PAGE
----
christine3 wrote:  [with permission from Christine]
By now most of you know that I think at least 15% of the activities ascribed to Jesus were really John the Baptist's activities, such as accusing the Pharisees of becoming corrupt. I've read some of John's writings where he accuses the priests of living in a brokendown house, a metaphor for corruption, falling apart. Like Jesus, John was a prophet, teacher and healer; was considered a criminal and was put to death. The cross did not become a popular symbol for Christianity until the fourth century, so it is unlikely that Jesus would have been crucified on a cross. As for the rest of Jesus' persona, it is taken from Mithras and other cult godmen from the past.
If you Google Gamaliel, you can read the whole article, but I copied some interesting information, a couple of paragraphs. Paul of Tarsus is said to have been "raised at the feet of Gamaliel," to answer who influenced Paul.
Two sentences caught my eye. The first, Gamaliel says "a fish from the Jordan River: one who has learnt everything, but dodsn't know how to respond. This is a very snide remark, and I think it was said against John the Baptist, because the Jordan river is where he did all his baptizing and preaching.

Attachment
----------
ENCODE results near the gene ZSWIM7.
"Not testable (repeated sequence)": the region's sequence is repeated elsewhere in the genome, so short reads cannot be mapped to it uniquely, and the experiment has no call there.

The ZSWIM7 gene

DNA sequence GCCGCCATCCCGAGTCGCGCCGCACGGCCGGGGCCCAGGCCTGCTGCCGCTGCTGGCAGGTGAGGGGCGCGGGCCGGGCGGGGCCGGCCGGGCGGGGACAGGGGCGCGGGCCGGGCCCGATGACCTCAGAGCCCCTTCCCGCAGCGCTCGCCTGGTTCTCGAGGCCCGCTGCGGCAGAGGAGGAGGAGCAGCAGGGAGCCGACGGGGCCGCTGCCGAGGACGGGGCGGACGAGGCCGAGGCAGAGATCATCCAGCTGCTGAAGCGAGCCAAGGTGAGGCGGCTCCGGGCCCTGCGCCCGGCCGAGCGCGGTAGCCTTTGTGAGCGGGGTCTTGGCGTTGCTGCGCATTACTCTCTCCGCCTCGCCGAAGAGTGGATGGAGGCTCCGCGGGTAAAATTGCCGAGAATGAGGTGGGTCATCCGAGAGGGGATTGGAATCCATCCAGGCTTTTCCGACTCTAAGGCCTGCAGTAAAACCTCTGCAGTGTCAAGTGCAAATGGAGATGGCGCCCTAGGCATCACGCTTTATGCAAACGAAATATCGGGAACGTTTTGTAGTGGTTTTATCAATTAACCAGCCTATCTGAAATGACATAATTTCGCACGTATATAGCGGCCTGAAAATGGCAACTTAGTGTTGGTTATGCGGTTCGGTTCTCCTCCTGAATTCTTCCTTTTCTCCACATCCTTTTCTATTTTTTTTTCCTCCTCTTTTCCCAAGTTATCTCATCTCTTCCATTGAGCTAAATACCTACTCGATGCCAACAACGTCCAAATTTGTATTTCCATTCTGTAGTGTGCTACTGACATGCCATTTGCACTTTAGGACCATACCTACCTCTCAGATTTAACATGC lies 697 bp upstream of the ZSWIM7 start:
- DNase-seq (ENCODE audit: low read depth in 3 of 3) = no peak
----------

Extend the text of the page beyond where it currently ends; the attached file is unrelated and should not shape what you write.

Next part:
The next sentence that caught my eye was where Peter and the apostles are brought before the sanhedrin and prosecuted for preaching the gospel. A gospel is an account describing the life, death, and resurrection of Jesus of Nazareth. The prosecutors want Paul, Peter and the apostles to cease with this teaching as it is considered almost shameful, it is so not keeping with Jewish teaching.
It's funny, but I feel the same way about the 'resurrection' story; it just isn't true. I also feel that the bulk of the the life, death and resurrection reads like a three act play, written to attract converts. So, I am really siding with the Jews here. But my problem also comes from not knowing from the Jewish history what really went on at that time. All we have to my knowledge is Mark, which turns out to be Peter's account, and similar accounts which are near duplicates of Mark. The Jewish have no way to defend themselves other than to ask, "What story, who is Jesus?"